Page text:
Wednesday, 29 October 2008

Final Stop in PNG

Vanimo, our last stop in PNG but first stop on mainland PNG. Cruisers pride themselves in retelling horror stories of counties ahead of ourselves. In most cases the truth is blown up, exaggerated & causes fear mongering. Unfortunately the only people who know the truth are the cruisers who have gone before us. As in all walks of life the bad makes the headlines & cruisers are no different. Very rarely do people put pen to paper to report what a fantastic experience they had but are all quick to email sites such as (cruisers lifeline for research on various places) to warn the rest of the sailing community of negative or scary experiences. Yes its good to have the information at hand but it gives an unequal representation on a place. PNG & the Solomons have suffered this fate with many reports on theft & piracy. We rolled the dice, kept reminding ourselves that others must have traveled this route with positive experiences & tried to keep a sense of balance regarding the information we had heard on the grapevine & through research. True, we tried to better our odds by avoiding mainland PNG. Stuck to the islands generally occupied by smaller close knit communities & hopefully less theft but we took the plunge & weren't scared into following the herd through the Torres Straight.
For a number of reasons I was nervous as we approached Vanimo. In order to gain a social visa for Indonesia (60 days instead of the normal 30 & which can also then be renewed) it needs to obtain it prior to arriving in the country. All enquires back in March with consulates from Fiji, UK, USA, & even our agents at Bali Marina were unable to confirm if there was an Indonesian consulate in Vanimo able to provide the visa. We took a gamble - that close to the boarder with Indonesia there must be. Now we were going to find out & it would be a huge problem if we were wrong. I'll also admit to wondering if the locals were going to be friendly, if one person would have to remain on the boat at all times or if we would be up all night on guard. Its hard stop the horror stories penetrating your mind to some extent. How wrong could I be & another lesson in not prejudging a place or its people.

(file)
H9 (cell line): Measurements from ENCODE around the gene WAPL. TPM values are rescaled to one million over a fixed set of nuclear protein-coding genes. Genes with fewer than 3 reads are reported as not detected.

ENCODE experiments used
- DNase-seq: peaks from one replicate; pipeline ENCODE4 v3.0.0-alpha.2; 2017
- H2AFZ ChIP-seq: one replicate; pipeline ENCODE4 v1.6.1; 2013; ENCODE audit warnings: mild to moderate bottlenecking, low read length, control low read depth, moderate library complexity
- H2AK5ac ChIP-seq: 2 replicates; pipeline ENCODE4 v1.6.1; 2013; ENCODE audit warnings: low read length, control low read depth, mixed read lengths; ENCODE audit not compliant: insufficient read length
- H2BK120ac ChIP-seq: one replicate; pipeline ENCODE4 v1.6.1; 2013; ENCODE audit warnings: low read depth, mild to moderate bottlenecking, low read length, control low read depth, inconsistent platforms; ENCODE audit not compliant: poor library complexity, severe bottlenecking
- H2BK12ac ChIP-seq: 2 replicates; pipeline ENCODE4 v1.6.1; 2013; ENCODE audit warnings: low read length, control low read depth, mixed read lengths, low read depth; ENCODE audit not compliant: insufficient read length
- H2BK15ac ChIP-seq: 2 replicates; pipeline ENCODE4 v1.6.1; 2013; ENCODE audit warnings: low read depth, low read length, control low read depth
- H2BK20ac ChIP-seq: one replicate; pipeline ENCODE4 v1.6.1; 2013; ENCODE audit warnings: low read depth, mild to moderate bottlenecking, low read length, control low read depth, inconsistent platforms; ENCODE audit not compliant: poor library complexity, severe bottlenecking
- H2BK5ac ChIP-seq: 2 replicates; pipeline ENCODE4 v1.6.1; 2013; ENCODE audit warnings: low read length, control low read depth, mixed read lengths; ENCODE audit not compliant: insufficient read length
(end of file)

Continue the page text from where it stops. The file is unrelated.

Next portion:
Vanimo, a dusty little town that upon first glance appears to have little to offer but it had a sparkle that made us stay longer than the processing time required for the visas (thankfully there was a consulate. The local people here were fantastic; warm, very welcoming & appeared delighted we had stopped in their town. They don't get many yachts visiting so we were the talk of the town. Walking down the street people approached wanting to say hello & shake our hands. They knew all about us before we had even met them!
Bobby was delighted to discover surf on either sides of the entrance to the habour (reef breaks are not for me!). I would drop him off in the dinghy & the kids from the village would run down the beach into the sea with their "surf boards" to paddle out & join him. He had his own "after school" surf club with his gang of little followers, so of course he was in his element even making up songs for them which they would all sing for me when I came to collect him at "home time"!! These kids were surfing on pieces of wood, some square & others plank like, the lucky ones had theirs cut into a point at the tip but most didn't, some floated & some sank. I even saw one kid on a door! I challenge any of you surfers out there to ride a wave on these boards! It is really something to watch these young children surf on a piece of wood that prior to the wave coming he kept on the reef below him because it wouldn't float. On top of that he is surfing totally naked - no rash guard or shorts for these guys! ; )
A positive conclusion to my time in Melanesia. I am looking forward to experiencing a completely new culture in Indonesia but it sure isn't easy to say goodbye to these lovely people.

1 comment:

mauswara said...

Great to hear positive feedback about PNG.